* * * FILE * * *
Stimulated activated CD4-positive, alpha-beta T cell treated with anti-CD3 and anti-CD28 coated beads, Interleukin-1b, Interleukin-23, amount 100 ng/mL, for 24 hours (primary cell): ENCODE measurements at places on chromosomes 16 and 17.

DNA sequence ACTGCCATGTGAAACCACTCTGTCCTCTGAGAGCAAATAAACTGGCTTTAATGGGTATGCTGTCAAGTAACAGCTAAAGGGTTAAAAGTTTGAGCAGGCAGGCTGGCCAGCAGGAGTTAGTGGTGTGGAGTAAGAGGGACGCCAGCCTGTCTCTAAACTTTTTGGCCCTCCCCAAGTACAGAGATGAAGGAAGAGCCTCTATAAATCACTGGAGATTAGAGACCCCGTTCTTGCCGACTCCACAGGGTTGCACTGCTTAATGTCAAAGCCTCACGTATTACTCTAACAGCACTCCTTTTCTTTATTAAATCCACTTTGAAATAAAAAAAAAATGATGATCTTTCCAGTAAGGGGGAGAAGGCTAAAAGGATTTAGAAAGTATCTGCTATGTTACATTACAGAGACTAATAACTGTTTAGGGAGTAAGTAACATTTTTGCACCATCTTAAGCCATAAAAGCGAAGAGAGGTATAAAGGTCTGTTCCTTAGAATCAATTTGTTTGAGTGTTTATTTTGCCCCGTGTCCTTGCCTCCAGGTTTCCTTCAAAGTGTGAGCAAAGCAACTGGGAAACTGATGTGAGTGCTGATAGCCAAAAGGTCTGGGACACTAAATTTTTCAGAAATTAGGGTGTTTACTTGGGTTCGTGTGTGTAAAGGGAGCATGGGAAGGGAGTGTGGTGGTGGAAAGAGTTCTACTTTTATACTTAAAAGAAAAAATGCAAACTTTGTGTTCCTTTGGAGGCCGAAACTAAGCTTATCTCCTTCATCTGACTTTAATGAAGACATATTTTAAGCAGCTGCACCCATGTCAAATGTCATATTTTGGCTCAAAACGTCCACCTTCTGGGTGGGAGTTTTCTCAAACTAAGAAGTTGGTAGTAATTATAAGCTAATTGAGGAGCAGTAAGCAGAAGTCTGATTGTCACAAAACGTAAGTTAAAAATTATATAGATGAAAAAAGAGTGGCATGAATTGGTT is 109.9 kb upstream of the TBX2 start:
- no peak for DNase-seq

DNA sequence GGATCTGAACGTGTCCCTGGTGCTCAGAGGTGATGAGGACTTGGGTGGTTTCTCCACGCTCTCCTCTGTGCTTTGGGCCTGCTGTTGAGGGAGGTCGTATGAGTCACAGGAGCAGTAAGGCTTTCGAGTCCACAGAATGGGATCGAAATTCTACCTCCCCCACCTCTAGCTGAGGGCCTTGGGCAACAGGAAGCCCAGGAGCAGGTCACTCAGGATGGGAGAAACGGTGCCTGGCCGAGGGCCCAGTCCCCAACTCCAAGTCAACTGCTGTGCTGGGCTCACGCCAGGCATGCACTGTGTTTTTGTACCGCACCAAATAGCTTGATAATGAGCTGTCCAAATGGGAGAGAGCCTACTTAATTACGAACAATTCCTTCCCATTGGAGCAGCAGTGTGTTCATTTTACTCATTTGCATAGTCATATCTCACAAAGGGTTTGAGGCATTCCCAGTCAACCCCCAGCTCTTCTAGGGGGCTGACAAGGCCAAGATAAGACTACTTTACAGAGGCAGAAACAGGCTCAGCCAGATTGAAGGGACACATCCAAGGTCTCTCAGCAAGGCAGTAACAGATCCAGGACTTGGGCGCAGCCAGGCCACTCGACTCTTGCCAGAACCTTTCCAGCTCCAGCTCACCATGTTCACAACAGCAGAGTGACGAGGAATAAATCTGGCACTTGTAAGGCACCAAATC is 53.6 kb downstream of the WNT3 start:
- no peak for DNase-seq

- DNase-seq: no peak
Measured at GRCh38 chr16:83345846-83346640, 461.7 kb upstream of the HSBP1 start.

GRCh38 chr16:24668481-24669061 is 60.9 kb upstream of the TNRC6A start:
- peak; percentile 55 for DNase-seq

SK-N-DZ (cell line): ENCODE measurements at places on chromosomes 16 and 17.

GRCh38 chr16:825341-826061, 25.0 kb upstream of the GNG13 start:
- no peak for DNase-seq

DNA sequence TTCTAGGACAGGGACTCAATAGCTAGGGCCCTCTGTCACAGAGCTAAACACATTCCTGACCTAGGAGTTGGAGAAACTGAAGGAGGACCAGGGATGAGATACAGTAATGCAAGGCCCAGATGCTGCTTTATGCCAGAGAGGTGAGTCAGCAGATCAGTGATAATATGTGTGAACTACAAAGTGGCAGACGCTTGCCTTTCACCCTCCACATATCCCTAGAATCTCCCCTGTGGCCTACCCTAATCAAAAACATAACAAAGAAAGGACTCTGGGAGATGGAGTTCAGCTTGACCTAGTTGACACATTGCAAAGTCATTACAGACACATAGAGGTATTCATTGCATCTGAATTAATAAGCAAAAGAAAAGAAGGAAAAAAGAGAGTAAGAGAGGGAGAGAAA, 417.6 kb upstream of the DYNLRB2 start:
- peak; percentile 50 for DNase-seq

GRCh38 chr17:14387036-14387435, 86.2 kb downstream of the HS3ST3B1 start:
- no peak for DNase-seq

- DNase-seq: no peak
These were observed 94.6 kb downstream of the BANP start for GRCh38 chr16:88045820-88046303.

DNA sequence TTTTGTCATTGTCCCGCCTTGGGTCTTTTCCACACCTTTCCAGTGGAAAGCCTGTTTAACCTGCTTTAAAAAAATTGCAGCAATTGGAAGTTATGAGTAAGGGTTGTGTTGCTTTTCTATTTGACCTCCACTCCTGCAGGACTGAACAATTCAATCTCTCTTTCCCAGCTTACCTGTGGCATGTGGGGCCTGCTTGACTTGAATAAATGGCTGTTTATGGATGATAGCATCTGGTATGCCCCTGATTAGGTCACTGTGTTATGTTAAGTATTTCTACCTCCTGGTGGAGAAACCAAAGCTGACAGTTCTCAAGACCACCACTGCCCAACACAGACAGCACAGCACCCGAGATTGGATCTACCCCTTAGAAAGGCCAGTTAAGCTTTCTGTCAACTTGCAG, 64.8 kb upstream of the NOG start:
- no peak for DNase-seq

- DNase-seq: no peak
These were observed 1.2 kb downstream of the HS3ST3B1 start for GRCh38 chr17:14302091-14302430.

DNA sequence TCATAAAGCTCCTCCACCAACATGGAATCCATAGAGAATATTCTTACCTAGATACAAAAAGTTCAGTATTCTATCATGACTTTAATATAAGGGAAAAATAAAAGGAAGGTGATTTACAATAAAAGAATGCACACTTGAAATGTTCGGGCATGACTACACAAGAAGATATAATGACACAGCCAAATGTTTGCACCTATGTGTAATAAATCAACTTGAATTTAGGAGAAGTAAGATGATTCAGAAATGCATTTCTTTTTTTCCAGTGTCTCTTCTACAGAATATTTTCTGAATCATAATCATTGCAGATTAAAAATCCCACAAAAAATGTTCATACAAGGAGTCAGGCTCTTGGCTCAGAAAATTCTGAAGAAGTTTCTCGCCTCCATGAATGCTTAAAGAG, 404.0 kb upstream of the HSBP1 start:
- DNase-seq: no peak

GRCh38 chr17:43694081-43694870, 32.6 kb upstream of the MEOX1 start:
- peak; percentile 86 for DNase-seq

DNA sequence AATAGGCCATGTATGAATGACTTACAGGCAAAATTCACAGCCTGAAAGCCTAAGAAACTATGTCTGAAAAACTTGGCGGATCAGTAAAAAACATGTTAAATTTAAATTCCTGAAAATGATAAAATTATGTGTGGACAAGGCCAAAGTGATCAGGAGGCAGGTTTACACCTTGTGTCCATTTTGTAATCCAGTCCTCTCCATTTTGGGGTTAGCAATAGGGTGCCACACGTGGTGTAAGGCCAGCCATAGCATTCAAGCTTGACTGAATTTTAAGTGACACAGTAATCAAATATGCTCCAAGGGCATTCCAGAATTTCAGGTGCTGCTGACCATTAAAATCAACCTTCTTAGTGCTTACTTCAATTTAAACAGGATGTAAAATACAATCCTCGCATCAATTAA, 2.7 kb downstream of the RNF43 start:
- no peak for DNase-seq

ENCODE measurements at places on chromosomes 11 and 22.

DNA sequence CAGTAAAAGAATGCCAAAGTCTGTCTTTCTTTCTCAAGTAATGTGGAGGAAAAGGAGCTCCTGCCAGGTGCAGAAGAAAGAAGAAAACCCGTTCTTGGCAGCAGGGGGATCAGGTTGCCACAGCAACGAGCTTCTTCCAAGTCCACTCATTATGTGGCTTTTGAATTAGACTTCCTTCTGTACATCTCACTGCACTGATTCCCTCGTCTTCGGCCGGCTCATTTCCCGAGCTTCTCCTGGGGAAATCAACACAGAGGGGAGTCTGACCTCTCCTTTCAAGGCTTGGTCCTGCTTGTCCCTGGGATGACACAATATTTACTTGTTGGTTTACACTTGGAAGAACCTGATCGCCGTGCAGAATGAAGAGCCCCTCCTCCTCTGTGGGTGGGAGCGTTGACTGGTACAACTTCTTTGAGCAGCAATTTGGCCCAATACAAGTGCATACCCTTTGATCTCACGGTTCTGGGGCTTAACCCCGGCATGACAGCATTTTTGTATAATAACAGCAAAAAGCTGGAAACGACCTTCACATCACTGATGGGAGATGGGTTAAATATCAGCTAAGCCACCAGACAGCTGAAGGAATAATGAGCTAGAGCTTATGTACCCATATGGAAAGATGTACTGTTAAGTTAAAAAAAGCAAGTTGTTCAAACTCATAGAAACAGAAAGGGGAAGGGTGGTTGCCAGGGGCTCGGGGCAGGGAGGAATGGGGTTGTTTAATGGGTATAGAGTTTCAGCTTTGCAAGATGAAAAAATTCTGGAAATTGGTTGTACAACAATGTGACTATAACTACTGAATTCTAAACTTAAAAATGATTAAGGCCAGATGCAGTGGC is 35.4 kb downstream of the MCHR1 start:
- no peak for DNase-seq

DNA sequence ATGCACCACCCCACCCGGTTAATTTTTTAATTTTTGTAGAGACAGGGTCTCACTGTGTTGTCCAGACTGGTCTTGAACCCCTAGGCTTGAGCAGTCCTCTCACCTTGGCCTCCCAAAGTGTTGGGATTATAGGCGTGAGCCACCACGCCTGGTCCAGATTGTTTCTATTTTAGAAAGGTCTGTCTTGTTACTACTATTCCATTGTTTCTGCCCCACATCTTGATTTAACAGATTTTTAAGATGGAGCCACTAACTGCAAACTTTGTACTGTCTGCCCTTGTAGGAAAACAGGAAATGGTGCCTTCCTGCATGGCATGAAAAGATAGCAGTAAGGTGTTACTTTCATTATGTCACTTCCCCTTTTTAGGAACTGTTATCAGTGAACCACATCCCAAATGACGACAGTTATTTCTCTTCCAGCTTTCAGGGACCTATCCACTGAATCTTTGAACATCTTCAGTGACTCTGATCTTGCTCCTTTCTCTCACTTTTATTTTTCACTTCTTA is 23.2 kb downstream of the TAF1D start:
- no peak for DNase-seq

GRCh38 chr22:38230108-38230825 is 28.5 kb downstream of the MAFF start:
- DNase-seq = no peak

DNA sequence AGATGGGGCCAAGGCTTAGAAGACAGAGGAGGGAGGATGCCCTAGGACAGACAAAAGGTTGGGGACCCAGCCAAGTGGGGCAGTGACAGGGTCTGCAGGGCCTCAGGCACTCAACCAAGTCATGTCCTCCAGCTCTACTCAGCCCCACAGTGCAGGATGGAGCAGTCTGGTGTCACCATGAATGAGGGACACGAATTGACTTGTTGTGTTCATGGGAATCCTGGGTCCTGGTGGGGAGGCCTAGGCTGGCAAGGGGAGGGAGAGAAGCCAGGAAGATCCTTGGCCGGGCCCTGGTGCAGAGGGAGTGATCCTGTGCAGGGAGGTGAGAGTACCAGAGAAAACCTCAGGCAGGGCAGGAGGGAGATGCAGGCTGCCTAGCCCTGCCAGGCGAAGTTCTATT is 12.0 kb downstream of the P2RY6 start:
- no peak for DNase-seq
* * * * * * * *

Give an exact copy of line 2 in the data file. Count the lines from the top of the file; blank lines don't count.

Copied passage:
DNA sequence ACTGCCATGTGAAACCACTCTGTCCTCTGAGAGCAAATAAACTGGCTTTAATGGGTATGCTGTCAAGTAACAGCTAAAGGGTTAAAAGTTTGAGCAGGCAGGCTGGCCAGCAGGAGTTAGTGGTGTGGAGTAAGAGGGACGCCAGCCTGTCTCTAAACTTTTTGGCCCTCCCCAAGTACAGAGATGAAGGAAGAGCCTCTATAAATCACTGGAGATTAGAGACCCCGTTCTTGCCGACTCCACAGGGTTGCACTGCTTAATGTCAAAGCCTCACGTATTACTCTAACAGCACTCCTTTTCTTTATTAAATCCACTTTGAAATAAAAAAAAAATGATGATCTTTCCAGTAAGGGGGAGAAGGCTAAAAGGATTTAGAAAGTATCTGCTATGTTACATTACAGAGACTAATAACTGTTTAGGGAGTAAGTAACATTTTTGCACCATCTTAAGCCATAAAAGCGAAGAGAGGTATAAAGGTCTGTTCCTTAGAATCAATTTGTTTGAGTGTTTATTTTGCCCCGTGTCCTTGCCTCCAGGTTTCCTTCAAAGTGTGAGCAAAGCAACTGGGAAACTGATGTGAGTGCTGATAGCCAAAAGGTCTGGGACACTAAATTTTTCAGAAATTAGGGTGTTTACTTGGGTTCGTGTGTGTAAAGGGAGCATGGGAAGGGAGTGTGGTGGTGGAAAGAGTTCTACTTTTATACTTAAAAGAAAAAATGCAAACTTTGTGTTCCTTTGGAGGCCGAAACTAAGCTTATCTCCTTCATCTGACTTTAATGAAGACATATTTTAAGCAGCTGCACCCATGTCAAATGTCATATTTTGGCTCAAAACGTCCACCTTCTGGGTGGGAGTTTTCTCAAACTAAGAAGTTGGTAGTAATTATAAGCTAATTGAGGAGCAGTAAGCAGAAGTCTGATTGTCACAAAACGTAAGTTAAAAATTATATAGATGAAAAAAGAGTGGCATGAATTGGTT is 109.9 kb upstream of the TBX2 start: